Sometimes, though, it is difficult distinguishing Floyd from Money. For someone who has made such a point of his devotion to his family, Floyd/Money has been involved in domestic violence cases in which he is alleged to have struck Josie Harris, mother to three of his four children, and, more recently, fiancée Shantel Jackson. There have been other dustups outside the ring, creating the impression of someone who is at least periodically out of control. In the wake of the domestic-violence incident that got Baltimore Ravens running back Ray Rice drummed out of the NFL, Mayweather again flouted convention by rising to Rice’s defense, saying that “I think there’s a lot worse things that go on in other people’s households. It’s just not caught on video, if that’s safe to say … Like I’ve said in the past, no bumps, no bruises, no nothing. With O.J. and Nicole, you seen pictures. With Chris Brown and Rihanna, you seen pictures. With (Chad) Ochocinco and Evelyn, you seen pictures. You guys have yet to see any pictures of a battered woman, a woman who claims she was kicked and beaten (by Mayweather).”
Pretty repellant stuff, but then allowances always have been made in boxing for even the outrageous of statements and actions. Mayweather’s tacit if not outright acceptance of his semi-villainous reputation isn’t likely to affect his box-office and PPV clout. He doesn’t much care if fight fans buy his fights to see him win or lose, so long as his take-home check has enough zeroes on it.
“Whether my hand is raised or not, winning is giving it 100 percent, but if I make $70 million or $80 million, guess what? I’m a winner,” he says in the Maese piece.
If that were the case, however, Mayweather would understand that his fattest payday, and his best opportunity to embellish his legacy, would be to simply end the interminable suspense of his circle dance with Manny Pacquiao and sign for the fight that everyone most wants to see. Who’s right and who’s wrong no longer matters much; fighting Maidana, Amir Khan or anyone else whose name has been floated for the Floyd’s Farewell Tour is no longer sufficient to fully secure the 37-year-old Mayweather’s place in the annals of boxing. Nor can he continue to casually dismiss Pacquiao as a “little yellow chump” who somehow is unworthy to swap punches with him simply because “Pac-Man” is promoted by Bob Arum, who once promoted Mayweather and is the object of some of Money’s most virulent ire. The old, tired excuses not only don’t fly anymore, they can’t even get airborne.
I don’t believe that Mayweather is afraid of Pacquiao, whom I have long admired as a fighter. In fact, I would have picked Mayweather to win years ago, and I’d pick him to win now. But his inclination to play it safe, relatively speaking, in the maintenance of his undefeated record as his career winds down also calls to mind one of the less praiseworthy aspects of the Roy Jones Jr. that once occupied the pinnacle upon which Mayweather now is perched.
“Roy Jones,” former HBO senior vice president Lou DiBella once noted, “is the most careful great fighter I’ve ever seen.”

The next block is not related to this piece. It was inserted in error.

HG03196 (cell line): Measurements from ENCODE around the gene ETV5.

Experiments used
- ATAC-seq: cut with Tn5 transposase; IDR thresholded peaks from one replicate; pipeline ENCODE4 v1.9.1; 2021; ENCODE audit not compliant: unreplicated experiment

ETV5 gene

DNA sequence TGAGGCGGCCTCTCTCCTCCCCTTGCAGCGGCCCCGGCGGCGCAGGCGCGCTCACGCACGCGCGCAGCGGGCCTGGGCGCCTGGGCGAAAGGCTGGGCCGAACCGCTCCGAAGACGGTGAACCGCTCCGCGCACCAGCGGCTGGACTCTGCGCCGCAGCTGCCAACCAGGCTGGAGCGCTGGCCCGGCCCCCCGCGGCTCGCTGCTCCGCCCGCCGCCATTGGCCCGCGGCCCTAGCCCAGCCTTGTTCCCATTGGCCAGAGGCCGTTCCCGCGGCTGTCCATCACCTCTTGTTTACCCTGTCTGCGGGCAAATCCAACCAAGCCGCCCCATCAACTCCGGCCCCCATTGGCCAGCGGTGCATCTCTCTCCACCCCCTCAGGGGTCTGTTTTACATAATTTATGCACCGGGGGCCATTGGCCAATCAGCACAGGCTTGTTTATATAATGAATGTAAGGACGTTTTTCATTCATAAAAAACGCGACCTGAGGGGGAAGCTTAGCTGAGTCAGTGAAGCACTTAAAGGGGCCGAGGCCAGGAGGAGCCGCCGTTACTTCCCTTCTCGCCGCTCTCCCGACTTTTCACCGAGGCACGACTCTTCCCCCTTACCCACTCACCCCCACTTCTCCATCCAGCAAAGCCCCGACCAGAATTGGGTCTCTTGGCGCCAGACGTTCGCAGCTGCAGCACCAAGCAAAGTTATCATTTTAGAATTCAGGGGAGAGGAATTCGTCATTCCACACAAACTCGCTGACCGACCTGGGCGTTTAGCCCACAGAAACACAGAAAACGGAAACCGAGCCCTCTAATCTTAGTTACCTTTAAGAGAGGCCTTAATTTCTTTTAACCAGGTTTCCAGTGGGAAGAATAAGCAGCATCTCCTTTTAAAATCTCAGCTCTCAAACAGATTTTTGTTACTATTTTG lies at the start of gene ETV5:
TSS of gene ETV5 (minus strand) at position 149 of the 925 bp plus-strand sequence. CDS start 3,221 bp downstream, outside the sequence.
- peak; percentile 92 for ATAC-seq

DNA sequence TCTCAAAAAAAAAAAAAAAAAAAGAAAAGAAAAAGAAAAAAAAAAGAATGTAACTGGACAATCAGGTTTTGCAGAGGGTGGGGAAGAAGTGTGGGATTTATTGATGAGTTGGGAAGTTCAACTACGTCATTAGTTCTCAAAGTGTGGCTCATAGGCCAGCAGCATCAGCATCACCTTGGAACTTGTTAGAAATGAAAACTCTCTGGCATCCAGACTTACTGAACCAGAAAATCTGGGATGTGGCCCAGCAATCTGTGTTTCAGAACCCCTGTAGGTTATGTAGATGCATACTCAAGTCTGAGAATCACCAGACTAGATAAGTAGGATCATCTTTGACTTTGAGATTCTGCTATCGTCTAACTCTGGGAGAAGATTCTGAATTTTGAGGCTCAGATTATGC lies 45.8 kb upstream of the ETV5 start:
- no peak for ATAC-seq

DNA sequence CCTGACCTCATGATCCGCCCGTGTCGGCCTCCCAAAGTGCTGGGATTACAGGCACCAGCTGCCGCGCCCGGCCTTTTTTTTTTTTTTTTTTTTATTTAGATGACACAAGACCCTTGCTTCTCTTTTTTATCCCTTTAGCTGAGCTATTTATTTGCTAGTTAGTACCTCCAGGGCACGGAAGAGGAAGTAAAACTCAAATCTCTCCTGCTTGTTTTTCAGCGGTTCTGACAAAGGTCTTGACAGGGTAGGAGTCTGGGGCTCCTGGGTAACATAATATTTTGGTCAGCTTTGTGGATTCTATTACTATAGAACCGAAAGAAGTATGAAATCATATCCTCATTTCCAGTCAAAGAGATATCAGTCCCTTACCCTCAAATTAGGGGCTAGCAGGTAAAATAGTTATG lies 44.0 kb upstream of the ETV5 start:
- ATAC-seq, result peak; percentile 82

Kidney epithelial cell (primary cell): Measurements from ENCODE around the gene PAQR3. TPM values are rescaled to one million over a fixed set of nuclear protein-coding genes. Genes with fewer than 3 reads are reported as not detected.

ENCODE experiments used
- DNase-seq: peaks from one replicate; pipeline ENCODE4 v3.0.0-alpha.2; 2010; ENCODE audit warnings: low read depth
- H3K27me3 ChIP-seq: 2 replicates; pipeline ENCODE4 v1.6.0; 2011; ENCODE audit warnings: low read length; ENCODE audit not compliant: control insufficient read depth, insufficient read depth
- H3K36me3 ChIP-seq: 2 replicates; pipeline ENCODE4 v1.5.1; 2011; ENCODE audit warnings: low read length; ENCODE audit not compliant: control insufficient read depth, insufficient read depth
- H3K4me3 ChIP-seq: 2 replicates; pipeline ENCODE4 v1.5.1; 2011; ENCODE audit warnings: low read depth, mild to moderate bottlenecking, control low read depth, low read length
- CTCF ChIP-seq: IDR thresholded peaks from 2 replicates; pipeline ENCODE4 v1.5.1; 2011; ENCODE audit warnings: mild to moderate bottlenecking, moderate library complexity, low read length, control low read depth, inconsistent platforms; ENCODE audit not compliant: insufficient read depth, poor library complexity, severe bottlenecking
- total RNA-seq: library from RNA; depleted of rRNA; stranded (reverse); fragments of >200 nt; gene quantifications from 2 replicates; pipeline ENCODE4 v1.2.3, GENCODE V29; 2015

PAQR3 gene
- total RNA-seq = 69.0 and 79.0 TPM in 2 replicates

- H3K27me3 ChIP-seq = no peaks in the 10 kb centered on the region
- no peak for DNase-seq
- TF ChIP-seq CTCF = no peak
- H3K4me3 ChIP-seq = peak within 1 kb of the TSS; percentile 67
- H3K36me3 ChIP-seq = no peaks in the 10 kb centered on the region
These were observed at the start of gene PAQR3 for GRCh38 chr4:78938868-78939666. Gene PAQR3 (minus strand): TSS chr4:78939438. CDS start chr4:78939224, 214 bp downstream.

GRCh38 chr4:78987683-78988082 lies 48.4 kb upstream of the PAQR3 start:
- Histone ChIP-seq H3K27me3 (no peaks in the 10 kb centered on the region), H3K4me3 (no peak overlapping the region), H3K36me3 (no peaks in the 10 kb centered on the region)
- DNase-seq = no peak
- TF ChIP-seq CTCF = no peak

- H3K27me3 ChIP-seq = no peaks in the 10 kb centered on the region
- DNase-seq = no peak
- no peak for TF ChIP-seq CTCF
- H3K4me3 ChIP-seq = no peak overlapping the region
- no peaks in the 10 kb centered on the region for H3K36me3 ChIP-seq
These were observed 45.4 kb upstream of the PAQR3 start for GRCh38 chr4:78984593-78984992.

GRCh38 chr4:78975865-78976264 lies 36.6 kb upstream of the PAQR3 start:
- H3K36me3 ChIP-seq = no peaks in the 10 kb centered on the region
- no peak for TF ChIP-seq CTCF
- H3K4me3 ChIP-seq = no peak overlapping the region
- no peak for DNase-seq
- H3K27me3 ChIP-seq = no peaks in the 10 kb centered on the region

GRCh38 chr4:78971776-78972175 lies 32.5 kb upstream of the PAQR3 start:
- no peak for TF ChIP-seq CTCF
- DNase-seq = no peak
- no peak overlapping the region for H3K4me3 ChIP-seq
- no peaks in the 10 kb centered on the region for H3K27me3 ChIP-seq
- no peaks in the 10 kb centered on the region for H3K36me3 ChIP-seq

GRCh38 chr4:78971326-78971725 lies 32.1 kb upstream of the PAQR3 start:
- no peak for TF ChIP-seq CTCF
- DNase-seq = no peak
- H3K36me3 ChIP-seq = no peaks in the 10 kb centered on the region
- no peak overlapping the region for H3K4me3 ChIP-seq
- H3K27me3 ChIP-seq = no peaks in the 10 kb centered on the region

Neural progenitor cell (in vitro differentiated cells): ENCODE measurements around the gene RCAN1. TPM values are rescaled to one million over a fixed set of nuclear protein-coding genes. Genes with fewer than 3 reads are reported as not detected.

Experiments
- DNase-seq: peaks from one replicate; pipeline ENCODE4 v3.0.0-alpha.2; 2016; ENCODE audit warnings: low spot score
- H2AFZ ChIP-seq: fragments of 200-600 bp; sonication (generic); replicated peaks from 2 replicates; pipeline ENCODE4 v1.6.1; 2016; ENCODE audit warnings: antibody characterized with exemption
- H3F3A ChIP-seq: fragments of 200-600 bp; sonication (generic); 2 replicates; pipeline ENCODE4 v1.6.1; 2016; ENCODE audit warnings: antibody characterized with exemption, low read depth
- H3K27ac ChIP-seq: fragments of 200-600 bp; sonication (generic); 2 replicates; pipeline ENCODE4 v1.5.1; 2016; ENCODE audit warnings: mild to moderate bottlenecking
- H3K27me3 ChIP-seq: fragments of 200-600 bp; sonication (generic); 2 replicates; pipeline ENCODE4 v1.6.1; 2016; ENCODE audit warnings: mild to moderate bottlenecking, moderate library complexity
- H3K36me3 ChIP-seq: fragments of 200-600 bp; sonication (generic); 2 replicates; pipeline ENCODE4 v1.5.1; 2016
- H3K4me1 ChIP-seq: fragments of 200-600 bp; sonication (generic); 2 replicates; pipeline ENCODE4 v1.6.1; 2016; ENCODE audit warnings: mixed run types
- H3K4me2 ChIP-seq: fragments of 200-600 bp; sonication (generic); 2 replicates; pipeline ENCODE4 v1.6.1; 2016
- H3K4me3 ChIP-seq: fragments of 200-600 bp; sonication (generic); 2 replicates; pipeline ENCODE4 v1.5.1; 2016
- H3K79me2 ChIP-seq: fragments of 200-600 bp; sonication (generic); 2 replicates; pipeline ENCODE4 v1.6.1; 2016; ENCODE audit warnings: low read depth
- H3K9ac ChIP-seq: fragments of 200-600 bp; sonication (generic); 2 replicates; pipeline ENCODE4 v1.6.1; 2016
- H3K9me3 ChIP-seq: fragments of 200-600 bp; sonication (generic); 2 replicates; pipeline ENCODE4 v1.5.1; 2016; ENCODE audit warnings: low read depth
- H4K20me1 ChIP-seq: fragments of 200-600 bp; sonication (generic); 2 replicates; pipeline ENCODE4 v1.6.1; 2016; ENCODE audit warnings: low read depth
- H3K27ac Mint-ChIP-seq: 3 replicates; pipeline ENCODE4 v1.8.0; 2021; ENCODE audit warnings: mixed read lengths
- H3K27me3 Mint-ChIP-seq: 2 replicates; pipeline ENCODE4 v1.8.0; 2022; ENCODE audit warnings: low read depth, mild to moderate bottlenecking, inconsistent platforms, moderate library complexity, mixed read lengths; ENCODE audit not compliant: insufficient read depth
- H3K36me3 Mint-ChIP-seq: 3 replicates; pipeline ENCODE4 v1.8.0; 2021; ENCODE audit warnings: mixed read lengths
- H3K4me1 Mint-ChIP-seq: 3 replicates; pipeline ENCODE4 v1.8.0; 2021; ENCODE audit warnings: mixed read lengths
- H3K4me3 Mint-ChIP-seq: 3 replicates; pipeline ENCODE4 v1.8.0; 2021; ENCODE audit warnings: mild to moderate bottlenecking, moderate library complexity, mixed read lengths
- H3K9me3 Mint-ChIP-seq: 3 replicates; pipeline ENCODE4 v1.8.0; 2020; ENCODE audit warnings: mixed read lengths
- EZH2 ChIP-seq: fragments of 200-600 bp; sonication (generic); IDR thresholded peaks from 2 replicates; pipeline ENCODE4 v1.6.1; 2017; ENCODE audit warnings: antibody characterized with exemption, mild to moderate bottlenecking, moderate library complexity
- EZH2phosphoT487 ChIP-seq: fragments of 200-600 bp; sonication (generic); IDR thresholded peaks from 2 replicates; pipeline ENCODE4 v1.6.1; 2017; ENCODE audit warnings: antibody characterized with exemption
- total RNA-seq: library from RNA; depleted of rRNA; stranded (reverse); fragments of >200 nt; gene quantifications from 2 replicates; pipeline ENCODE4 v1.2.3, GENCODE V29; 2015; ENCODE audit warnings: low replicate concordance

Added Seth Abraham, the onetime HBO Sports president: “(Jones’) drive was to do things that were of interest to him, but not necessarily to fight the very best middleweights, super middleweights and light heavyweights who were out there. I think Roy’s legacy in the sport absolutely will suffer because he chose not to do everything he could to make himself as great as he might have been.”
Jones is a future first-ballot inductee into the International Boxing Hall of Fame, his recent stumbles notwithstanding, and so is Mayweather. A loss to Maidana – and, let’s face it, Mayweather is no more resistant to the aging process than any other fighter, although Bernard Hopkins might qualify as an exception to the natural laws of diminishing returns – won’t change that. But the window of opportunity is closing fast for him to do the right thing and stare across the ring at Pacquiao, rather than to trash-talk him from a distance.
Hopkins has correctly noted that there are things even more precious to a fighter than immense wealth, which is why the 49-year-old ageless wonder has elected to test himself in a Nov. 8 unification matchup with the most devastating puncher in the light heavyweight division, Russia’s Sergey Kovalev.
“I want to fight the best,” reasoned Hopkins, who added that “history don’t go broke,” which is more than can be said about athletes with profligate spending habits who eventually find themselves destitute. It is the reason B-Hop will be remembered fondly even if he is beaten bloody by Kovalev. The old guy at least will have taken his best shot at making more history, and therein is a nobility that is indisputable.
Forget the veneer of faux perfection. I will be watching Mayweather-Maidana II, like a lot of other people, but only as it serves as a hopeful step toward Mayweather-Pacquiao. And if that fight never happens, it will be a hundred times worse than Roy Jones Jr. declining to bite the bullet, travel to Europe and mix it up with Dariusz Michalczewski.
Fight fans deserve something better than consolation prizes from someone who insists he isn’t merely the best fighter of today, but the best ever. So Floyd – or Money, whomever he chooses to be at any given moment – is almost obligated to do the right thing, if not for our sake than for his own peace of mind.
Because not only is it time, it’s long overdue.